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DoratheExplorer
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DHCP NACK Vlan tagging

Hi,

We put VLAN tagging on our VI3 servers and noticed when we build a new VM (from a template) it has issues with obtaining a new IP address.

We currently only have a couple of VLAN port groups defined.

The DHCP server is on one of these VLAN's that are defined on the ESX host.

DHCP is showing NACKs for the VM server trying to obtain a new address.

A couple of reboots and changing the Ethernet Adapter to a dfiferent Network seems to resolve, but can't see why it initially doesn't get a new IP address.

Any ideas ?

Thanks.

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bertdb
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the packets generated by VMs are just tagged when they leave the box (more accurately, when they enter the vswitch). And when receiving a frame, it is untagged before it is presented to the VM. So the VM is unaware of the VLANs, and the VLAN behaviour doesn't affect MAC addressing or doesn't induce packet filtering.

Can you check whether your switches have something like a "default VLAN" ? Some switches have this, and when set to a certain VLAN number, they will send the packets for that VLAN \_untagged_ over trunk ports (like the link(s) to the ESX server). The ESX doesn't handle that the way those switches do. They put received untagged packets in the default VLAN, and ESX has no default VLAN. So if you have that feature on your switches, you need to use an unused VLAN number as the default on your physical switches.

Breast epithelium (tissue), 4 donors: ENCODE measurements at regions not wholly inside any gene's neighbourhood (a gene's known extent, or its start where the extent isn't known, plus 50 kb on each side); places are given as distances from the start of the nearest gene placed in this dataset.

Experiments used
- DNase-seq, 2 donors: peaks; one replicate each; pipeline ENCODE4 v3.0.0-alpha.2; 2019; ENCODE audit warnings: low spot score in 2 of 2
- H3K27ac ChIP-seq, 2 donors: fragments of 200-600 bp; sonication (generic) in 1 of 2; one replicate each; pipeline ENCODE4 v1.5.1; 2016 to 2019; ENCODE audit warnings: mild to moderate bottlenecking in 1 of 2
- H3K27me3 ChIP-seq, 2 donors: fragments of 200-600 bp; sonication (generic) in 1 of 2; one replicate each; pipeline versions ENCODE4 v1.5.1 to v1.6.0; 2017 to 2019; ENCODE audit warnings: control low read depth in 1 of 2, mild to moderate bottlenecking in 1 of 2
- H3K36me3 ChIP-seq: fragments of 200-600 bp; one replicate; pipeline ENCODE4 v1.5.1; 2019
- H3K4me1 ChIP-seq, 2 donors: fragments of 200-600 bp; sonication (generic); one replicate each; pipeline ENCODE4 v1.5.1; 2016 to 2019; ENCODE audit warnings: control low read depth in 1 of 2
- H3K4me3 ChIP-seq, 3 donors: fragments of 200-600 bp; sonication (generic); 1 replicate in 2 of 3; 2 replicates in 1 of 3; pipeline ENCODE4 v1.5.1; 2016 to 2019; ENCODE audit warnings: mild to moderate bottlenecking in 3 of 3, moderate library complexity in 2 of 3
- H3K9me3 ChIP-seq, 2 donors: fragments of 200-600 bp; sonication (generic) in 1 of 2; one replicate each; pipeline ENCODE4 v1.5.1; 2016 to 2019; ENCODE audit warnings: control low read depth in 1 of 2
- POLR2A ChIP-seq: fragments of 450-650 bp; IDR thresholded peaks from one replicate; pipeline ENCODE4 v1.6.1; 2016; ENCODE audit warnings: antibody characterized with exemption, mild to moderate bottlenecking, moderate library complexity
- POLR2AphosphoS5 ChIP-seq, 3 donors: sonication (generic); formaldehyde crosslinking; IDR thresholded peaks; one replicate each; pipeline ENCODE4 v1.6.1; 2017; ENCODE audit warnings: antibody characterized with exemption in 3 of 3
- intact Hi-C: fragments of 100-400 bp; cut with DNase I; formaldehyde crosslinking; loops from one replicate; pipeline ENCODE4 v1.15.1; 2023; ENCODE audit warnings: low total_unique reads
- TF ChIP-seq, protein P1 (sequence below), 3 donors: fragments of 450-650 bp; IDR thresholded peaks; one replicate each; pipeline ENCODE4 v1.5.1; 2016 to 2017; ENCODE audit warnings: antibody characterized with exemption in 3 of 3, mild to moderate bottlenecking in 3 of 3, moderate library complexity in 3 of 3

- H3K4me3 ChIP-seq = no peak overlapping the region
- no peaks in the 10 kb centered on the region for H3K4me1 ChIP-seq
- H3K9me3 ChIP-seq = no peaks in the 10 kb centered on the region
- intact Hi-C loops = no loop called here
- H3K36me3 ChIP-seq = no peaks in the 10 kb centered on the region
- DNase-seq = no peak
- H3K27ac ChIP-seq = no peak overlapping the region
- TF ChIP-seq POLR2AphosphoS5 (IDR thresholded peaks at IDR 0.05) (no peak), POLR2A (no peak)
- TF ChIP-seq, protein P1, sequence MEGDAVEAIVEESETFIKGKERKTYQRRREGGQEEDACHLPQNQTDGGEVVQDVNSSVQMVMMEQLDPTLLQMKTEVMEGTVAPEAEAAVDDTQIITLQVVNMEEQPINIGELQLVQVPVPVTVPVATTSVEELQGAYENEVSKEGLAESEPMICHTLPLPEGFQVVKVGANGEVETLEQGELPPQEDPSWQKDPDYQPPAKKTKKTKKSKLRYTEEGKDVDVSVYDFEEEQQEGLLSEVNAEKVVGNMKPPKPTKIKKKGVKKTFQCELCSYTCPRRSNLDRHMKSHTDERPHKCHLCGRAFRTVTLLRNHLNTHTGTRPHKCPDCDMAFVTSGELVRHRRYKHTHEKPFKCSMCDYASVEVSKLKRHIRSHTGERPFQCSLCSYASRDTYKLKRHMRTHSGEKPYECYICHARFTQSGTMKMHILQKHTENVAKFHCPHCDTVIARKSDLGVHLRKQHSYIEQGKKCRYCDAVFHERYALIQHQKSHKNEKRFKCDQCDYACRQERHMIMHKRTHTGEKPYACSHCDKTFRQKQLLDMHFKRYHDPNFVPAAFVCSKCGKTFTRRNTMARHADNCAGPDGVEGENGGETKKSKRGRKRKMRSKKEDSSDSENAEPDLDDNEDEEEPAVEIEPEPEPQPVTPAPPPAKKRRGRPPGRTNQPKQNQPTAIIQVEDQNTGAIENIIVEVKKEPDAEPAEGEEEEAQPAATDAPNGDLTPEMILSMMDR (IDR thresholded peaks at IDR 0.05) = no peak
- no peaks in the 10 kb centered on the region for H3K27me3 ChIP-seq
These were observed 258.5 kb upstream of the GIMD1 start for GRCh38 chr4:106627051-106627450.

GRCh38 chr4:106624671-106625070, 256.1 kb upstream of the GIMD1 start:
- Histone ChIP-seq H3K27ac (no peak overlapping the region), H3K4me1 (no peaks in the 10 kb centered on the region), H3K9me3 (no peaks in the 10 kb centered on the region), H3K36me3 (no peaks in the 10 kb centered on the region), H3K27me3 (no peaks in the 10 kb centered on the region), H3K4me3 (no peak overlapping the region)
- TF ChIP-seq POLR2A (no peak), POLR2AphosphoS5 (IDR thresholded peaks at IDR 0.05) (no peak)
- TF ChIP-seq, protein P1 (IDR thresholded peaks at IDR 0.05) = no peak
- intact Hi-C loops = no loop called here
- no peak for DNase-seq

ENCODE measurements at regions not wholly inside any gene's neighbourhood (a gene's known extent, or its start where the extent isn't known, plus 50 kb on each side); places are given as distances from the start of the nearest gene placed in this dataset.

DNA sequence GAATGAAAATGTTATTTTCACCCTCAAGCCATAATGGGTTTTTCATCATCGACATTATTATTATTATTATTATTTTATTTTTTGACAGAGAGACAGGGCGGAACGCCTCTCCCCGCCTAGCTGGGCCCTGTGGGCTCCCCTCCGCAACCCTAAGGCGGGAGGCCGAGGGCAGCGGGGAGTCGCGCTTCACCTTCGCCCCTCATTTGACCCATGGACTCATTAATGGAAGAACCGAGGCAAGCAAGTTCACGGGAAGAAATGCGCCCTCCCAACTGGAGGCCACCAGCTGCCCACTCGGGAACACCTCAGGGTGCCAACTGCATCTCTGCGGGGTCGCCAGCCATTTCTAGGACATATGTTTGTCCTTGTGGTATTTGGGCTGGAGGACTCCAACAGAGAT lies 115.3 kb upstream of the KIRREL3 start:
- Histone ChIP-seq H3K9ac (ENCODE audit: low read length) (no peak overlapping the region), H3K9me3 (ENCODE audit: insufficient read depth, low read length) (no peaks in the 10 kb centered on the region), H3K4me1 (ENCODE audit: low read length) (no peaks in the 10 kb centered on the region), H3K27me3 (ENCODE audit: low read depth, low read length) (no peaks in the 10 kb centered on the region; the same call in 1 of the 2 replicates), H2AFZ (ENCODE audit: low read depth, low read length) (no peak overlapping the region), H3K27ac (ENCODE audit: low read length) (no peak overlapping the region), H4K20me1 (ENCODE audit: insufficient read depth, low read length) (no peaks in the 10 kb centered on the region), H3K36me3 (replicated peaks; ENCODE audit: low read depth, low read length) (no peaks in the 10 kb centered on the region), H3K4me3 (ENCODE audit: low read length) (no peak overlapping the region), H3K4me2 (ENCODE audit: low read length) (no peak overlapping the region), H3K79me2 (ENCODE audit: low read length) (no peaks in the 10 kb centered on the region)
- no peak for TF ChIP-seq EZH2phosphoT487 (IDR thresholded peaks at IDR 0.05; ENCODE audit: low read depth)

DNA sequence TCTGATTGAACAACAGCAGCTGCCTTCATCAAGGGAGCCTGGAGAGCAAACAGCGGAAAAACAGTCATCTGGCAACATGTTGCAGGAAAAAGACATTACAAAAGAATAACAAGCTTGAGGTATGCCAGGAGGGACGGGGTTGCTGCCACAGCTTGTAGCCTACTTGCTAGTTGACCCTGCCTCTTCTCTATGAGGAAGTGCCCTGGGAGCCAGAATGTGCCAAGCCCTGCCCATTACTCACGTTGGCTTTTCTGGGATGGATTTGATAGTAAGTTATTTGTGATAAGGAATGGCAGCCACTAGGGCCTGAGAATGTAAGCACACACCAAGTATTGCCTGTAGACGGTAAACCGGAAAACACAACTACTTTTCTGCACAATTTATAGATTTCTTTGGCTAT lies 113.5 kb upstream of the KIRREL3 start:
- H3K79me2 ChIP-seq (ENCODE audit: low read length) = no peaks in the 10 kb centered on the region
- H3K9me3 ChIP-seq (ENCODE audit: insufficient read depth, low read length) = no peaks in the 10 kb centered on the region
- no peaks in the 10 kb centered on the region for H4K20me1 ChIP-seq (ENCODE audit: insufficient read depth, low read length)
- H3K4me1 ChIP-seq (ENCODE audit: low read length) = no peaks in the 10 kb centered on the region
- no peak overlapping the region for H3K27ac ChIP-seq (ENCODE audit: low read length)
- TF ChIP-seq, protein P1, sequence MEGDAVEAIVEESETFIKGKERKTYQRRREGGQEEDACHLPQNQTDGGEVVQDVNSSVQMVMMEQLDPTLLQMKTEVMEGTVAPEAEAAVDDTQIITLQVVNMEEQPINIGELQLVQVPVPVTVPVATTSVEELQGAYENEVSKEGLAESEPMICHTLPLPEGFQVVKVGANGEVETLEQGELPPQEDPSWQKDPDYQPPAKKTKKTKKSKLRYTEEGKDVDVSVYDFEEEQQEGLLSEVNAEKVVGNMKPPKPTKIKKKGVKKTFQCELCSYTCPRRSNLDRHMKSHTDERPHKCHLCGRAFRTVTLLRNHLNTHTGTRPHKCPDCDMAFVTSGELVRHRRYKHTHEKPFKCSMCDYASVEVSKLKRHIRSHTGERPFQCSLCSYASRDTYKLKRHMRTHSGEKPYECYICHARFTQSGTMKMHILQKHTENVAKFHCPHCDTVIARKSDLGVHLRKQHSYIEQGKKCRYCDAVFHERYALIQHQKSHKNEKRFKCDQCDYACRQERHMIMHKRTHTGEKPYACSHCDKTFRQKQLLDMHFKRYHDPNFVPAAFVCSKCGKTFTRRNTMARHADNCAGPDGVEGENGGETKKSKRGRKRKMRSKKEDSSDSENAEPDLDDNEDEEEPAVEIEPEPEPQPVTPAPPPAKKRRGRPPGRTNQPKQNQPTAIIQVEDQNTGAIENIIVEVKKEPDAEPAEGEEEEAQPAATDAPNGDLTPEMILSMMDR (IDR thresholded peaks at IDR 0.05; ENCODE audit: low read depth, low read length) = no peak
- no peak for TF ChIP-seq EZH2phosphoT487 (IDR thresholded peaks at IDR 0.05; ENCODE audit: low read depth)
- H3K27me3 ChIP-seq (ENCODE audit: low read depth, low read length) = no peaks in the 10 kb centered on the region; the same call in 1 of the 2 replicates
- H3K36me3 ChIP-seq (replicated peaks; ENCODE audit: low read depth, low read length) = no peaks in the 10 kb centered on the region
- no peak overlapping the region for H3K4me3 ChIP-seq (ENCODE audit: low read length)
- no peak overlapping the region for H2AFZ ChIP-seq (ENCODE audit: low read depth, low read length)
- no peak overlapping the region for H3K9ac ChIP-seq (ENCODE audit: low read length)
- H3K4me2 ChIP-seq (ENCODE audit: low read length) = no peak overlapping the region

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bertdb
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the packets generated by VMs are just tagged when they leave the box (more accurately, when they enter the vswitch). And when receiving a frame, it is untagged before it is presented to the VM. So the VM is unaware of the VLANs, and the VLAN behaviour doesn't affect MAC addressing or doesn't induce packet filtering.

Can you check whether your switches have something like a "default VLAN" ? Some switches have this, and when set to a certain VLAN number, they will send the packets for that VLAN \_untagged_ over trunk ports (like the link(s) to the ESX server). The ESX doesn't handle that the way those switches do. They put received untagged packets in the default VLAN, and ESX has no default VLAN. So if you have that feature on your switches, you need to use an unused VLAN number as the default on your physical switches.

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DoratheExplorer
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Well it appears that the native vlan was defined as one of the tagged vlan's I was using. Changed and the problem seems to of gone away.

What I'm confused with is the native vlan should only be used for untagged packets i.e those that do not have an ethernet adapter assigned.

As all the VM's were assigned network cards, why did it cause the grief.

Thanks for your help. Got the network guys thinking.

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bertdb
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this is the situation: you have a cable that carries ethernet frames, and for outgoing packets, the ESX attaches a tag with the VLAN number to each frame. The physical switch recognizes the tags and puts the packets in the correct VLAN.

For incoming packets, the same mechanism would work.

Only, the physical switch has this concept of a native VLAN. When it would receive an ethernet frame without a tag, it will interpret that as being in the "native" VLAN. However, it never receives untagged frames because the ESX tags all frames.

The problem is that when the physical switch sends frames that are in the native VLAN, it doesn't attach a tag to those frames either. It expects the receiving switch to "know" that untagged frames are in that special (configured) VLAN number. But the ESX virtual switch doesn't have that concept, and doesn't understand where those untagged frames need to go. It will refuse to put them in any VLAN, and so they won't arrive at their intended destination.